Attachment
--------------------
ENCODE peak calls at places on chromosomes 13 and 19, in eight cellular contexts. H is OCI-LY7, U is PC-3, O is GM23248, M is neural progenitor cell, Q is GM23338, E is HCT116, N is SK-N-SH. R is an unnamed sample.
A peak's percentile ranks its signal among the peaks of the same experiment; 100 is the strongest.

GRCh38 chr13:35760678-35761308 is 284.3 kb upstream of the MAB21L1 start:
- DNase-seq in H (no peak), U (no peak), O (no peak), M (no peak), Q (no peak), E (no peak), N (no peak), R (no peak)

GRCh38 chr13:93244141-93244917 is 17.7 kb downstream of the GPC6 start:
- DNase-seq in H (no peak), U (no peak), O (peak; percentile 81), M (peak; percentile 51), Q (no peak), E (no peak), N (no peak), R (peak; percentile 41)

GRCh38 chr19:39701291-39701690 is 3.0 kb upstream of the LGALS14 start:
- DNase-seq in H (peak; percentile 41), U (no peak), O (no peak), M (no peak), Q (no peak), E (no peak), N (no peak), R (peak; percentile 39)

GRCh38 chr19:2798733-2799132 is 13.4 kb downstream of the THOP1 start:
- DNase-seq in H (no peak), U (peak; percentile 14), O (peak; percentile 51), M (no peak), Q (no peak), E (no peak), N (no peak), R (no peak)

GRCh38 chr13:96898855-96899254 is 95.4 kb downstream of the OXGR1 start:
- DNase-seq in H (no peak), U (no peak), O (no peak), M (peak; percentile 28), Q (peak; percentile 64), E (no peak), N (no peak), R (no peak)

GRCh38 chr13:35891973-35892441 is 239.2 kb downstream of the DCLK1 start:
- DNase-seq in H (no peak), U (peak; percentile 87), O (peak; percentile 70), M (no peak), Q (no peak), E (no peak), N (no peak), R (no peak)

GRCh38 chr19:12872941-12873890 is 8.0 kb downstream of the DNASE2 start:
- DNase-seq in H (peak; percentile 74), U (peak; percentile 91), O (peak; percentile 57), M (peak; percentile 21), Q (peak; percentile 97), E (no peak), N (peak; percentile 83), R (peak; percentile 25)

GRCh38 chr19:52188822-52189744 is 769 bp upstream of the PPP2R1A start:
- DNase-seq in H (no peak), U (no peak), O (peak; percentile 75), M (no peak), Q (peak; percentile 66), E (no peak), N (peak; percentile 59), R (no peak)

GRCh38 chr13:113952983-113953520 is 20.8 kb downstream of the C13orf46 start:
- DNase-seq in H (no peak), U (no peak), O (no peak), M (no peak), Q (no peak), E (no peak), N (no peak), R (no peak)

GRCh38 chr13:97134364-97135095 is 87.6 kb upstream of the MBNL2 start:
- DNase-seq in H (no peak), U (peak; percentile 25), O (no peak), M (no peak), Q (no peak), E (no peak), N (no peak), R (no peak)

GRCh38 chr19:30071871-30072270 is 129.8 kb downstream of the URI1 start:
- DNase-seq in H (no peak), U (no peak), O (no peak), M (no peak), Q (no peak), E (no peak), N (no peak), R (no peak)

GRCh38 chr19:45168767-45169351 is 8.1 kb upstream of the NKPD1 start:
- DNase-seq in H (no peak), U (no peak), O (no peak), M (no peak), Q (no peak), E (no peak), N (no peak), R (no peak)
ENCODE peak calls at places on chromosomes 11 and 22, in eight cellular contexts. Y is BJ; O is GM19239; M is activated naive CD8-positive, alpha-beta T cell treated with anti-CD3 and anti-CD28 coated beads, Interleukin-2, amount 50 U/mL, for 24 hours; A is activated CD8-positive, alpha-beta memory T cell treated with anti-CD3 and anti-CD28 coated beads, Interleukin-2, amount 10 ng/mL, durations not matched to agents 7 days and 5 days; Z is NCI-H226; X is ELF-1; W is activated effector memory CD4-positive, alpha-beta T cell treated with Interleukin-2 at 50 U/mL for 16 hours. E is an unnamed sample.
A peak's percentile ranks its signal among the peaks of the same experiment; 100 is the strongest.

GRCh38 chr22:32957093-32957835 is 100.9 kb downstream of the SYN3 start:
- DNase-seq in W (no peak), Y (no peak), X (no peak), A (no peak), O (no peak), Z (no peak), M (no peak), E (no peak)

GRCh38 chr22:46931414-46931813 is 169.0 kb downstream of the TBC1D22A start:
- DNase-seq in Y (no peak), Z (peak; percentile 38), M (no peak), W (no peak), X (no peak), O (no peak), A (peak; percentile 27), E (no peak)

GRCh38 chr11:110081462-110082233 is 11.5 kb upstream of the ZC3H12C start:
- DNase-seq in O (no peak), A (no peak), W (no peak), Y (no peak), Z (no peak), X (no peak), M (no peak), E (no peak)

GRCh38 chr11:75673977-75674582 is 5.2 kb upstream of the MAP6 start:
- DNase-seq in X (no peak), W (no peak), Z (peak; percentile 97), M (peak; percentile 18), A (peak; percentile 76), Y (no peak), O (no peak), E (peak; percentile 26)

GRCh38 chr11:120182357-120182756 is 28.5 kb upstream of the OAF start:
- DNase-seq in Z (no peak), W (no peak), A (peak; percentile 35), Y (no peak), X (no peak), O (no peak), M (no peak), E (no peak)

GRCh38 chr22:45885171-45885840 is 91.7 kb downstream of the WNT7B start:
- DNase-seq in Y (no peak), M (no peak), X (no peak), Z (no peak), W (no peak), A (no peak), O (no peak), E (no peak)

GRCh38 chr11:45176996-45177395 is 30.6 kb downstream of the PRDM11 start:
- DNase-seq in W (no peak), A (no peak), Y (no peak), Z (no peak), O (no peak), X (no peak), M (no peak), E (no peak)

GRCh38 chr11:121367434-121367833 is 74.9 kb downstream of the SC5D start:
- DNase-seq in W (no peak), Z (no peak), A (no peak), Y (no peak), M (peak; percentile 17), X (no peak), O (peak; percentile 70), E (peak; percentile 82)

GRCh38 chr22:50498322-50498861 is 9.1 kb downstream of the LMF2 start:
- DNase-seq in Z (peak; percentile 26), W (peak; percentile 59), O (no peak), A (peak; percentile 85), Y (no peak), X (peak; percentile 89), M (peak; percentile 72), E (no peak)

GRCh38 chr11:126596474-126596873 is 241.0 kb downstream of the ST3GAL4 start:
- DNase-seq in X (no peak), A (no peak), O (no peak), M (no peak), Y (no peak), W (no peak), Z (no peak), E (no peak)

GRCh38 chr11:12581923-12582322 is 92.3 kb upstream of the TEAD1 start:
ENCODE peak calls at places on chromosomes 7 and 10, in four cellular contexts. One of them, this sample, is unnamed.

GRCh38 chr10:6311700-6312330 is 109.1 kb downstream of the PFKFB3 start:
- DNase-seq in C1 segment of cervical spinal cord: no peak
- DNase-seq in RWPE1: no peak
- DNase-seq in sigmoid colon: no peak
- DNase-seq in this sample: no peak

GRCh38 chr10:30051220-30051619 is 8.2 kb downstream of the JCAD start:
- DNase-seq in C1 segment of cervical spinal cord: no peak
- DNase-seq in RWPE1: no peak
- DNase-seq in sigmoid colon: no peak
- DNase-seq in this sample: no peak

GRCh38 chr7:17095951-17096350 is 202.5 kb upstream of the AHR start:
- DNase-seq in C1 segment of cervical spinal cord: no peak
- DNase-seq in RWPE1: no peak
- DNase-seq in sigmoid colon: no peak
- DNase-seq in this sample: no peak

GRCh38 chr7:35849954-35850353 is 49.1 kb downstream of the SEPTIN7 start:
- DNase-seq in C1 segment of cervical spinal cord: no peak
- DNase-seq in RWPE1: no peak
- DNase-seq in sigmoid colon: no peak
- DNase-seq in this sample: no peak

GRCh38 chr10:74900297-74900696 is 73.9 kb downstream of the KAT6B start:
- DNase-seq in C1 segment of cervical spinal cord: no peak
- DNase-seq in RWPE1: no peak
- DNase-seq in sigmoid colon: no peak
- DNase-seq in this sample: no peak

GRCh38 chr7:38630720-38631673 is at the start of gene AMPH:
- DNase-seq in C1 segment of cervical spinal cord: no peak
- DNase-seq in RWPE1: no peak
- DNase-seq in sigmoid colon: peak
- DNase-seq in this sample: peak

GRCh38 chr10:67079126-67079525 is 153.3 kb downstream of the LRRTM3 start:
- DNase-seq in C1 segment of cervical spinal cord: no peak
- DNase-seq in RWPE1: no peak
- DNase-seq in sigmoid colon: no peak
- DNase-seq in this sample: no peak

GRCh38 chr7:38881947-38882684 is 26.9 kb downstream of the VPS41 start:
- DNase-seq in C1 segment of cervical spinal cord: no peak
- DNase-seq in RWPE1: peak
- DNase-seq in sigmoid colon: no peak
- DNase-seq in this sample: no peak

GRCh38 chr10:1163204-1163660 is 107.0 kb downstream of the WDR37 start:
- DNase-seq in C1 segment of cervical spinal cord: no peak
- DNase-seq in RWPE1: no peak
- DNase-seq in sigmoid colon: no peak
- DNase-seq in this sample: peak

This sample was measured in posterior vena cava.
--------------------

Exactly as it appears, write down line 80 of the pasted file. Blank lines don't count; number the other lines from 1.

- DNase-seq in this sample: peak